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Immortals Director Tarsem Singh

The last few days have been pretty huge for director Tarsem Singh. First, his latest feature Immortals opened up to less-than-stellar to fairly middling reviews. Then he shocked the cinematic world with the completely ridiculous trailer for his next film Mirror, Mirror. And finally, he’s capped off his week by becoming attached to another film, this one called Killing on Carnival Row. According to Deadline Shahkot, Killing on Carnival Row was the first big spec script sale made by Travis Beacham, who has gone on to write things like Clash of the Titans and the upcoming Pacific Rim, but who never saw his first effort get produced. Killing on Carnival Row is described as a noir fantasy thriller set in a future city that resembles 18th century London much more than any sort of future city we usually imagine. Guillermo Del Toro was circling the project for a while, but like with most things Guillermo Del Toro, that didn’t end up working out. All of that previous stalling seems to be over though, because the producers putting this project together have said they now have studio backing, though they won’t reveal from who. And in Singh they feel like they’ve finally found their man to direct.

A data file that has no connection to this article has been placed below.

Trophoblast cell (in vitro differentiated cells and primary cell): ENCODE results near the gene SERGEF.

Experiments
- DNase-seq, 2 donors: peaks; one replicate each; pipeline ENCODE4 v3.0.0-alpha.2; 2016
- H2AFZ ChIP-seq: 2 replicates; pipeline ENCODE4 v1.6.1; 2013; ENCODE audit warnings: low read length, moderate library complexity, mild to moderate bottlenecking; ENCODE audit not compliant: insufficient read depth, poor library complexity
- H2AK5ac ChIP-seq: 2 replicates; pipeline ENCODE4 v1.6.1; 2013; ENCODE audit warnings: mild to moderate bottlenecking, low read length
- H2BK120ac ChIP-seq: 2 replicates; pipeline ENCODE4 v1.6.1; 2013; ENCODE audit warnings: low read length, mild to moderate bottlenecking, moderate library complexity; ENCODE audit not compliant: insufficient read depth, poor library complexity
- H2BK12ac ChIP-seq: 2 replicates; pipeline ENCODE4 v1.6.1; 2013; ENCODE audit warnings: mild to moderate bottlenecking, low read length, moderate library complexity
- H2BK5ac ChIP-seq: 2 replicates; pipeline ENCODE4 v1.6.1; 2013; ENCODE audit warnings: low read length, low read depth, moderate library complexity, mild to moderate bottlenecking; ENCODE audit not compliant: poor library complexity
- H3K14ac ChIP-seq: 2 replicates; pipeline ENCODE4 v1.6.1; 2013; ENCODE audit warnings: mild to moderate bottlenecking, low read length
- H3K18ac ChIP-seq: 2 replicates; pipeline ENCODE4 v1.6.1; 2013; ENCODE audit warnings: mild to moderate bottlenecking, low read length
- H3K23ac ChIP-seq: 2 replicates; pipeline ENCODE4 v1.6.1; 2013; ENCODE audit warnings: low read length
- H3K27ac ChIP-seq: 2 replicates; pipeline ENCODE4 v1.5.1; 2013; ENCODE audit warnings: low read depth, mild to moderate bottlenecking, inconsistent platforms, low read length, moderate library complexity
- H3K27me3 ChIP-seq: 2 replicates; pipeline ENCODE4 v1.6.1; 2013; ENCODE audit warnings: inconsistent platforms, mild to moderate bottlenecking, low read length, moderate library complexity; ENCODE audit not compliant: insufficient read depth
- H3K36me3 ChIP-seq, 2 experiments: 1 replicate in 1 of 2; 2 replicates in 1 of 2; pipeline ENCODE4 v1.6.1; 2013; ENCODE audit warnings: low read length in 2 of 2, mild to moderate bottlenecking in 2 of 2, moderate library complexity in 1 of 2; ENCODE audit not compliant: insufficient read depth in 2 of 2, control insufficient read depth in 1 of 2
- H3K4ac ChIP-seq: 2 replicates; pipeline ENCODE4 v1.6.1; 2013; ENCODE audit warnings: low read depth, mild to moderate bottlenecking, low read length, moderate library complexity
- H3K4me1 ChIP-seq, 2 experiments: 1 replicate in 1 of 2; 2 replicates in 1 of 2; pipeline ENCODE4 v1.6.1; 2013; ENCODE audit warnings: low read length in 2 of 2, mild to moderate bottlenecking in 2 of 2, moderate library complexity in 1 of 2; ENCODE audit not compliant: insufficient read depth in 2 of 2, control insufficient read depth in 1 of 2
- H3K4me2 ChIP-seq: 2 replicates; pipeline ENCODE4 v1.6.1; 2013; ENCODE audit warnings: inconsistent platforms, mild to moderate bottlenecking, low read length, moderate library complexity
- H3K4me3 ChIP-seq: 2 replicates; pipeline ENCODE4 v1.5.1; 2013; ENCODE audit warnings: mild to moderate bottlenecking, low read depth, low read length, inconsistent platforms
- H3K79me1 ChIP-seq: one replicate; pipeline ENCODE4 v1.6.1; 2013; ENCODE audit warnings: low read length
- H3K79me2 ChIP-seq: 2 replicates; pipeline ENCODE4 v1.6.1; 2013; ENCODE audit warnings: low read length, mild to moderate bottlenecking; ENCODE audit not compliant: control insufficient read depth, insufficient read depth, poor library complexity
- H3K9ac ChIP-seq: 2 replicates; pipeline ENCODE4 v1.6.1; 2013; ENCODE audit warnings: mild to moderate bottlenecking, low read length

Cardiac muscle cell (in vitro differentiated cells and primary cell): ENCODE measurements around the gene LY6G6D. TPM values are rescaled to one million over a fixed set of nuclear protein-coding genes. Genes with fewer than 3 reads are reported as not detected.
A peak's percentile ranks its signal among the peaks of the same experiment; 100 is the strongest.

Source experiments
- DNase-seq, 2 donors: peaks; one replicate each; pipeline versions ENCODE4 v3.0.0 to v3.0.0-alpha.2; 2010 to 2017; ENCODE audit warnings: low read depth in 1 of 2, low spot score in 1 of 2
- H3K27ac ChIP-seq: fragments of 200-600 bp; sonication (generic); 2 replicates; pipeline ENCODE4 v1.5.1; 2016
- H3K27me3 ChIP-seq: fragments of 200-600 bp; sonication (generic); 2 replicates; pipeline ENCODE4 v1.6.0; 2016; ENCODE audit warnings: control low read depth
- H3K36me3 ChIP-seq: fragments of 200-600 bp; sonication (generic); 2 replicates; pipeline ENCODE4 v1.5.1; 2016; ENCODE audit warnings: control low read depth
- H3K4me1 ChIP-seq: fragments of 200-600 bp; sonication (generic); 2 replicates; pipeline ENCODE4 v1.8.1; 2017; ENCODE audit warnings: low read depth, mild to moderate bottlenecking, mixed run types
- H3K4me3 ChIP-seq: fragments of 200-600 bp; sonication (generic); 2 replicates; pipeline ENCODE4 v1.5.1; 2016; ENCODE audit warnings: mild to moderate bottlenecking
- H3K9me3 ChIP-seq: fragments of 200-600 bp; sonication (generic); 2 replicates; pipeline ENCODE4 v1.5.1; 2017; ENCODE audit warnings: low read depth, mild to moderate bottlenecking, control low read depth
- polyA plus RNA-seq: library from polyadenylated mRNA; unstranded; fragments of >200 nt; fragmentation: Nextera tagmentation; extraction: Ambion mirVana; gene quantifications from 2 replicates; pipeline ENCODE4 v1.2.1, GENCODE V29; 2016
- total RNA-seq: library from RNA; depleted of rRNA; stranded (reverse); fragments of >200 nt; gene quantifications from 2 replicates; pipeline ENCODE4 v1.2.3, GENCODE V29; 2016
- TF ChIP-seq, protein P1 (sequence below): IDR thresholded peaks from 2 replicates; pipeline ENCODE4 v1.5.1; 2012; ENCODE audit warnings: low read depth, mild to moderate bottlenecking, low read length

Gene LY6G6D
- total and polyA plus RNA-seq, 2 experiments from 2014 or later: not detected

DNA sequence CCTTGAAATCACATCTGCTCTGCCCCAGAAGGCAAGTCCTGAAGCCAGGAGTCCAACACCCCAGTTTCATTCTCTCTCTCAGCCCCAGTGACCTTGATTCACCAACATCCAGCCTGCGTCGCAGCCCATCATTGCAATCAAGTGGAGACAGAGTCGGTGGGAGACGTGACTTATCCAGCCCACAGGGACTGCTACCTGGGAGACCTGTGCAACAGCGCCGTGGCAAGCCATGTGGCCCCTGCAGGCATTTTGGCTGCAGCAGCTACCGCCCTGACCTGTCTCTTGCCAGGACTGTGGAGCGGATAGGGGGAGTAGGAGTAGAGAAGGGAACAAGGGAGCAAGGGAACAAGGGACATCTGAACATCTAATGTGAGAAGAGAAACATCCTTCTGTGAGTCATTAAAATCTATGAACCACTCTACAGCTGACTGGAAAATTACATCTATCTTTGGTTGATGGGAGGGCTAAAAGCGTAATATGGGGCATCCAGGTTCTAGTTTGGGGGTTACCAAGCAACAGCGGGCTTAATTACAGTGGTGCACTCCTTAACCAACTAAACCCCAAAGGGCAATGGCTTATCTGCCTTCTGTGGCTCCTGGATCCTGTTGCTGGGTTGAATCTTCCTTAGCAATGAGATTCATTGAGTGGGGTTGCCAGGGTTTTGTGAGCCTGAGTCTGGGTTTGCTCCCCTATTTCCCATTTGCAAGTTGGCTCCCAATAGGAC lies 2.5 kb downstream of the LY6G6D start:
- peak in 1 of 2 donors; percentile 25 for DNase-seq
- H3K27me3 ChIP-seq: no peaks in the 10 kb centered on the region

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Looks like the Snow White feature film death race of 2012 has kicked off its second leg with a bang – a terrible, gobsmacking, color-dazzling nightmare of a bang. Tarsem Singh‘s take on the tale of the snow-white-skinned princess and her vertically challenged woodland friends is the more comedic of next year’s dueling Snow White features – Mirror, Mirror is the one that stars Lily Collins, Armie Hammer, Julia Roberts, Nathan Lane, and Sean Bean – though after this first trailer, absolutely no one will mix it up with Rupert Sanders‘ darker Snow White and the Huntsman. Tarsem’s take on the Grimm Brothers fairy tale has long been rumored to be a comedic family adventure, though this first extended look at the film looks more like a comedic adventure for drug addicts and people who think Julia Roberts is capable of pulling off an accent that is somehow not totally laughable. Tarsem’s seemingly pulled together all the elements of the Snow White story – evil queen, lovely princess, dumb bunny hunk o’ prince, dwarfs to save the day – without even a smidgen of irony. Take a bite of the acid-laced apple that is Mirror, Mirror and check out the first trailer after the break.